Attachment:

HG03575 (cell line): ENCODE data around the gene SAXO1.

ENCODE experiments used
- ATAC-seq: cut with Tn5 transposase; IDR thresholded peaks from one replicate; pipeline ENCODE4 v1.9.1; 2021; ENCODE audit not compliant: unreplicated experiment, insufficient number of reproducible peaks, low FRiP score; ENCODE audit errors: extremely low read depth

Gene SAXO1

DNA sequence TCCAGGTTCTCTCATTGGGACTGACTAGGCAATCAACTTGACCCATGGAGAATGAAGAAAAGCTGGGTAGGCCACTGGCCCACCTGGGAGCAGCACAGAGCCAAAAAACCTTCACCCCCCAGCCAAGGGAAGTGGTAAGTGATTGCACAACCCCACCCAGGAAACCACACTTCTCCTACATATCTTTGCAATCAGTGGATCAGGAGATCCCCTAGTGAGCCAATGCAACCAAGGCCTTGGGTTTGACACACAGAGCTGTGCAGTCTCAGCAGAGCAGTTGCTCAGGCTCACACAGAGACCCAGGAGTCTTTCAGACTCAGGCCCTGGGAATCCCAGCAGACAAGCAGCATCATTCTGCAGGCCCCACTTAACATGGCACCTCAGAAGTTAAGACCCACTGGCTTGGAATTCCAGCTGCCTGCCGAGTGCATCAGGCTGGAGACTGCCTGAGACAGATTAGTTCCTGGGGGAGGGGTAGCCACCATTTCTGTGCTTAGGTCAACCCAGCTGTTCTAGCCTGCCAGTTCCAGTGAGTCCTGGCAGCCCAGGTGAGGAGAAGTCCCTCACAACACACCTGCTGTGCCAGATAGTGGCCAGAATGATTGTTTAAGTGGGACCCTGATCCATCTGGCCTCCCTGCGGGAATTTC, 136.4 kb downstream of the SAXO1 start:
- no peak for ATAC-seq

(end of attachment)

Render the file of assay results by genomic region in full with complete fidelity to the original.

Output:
HG03575 (cell line): ENCODE data around the gene SAXO1.

ENCODE experiments used
- ATAC-seq: cut with Tn5 transposase; IDR thresholded peaks from one replicate; pipeline ENCODE4 v1.9.1; 2021; ENCODE audit not compliant: unreplicated experiment, insufficient number of reproducible peaks, low FRiP score; ENCODE audit errors: extremely low read depth

Gene SAXO1

DNA sequence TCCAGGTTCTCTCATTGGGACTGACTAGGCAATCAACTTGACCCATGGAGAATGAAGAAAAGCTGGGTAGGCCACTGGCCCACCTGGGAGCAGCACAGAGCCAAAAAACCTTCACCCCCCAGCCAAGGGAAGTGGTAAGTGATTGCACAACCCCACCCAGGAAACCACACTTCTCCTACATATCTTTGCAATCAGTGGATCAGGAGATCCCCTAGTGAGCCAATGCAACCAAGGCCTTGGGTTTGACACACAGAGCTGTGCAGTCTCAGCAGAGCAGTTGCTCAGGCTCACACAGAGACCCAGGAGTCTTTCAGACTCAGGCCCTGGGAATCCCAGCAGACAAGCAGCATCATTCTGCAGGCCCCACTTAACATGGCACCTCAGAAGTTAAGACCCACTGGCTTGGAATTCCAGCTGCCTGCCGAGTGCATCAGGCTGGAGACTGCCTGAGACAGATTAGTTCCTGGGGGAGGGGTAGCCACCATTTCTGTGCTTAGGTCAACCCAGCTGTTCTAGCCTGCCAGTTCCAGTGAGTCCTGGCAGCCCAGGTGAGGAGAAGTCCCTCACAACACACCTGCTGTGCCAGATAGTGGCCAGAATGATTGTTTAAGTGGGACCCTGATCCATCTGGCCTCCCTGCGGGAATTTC, 136.4 kb downstream of the SAXO1 start:
- no peak for ATAC-seq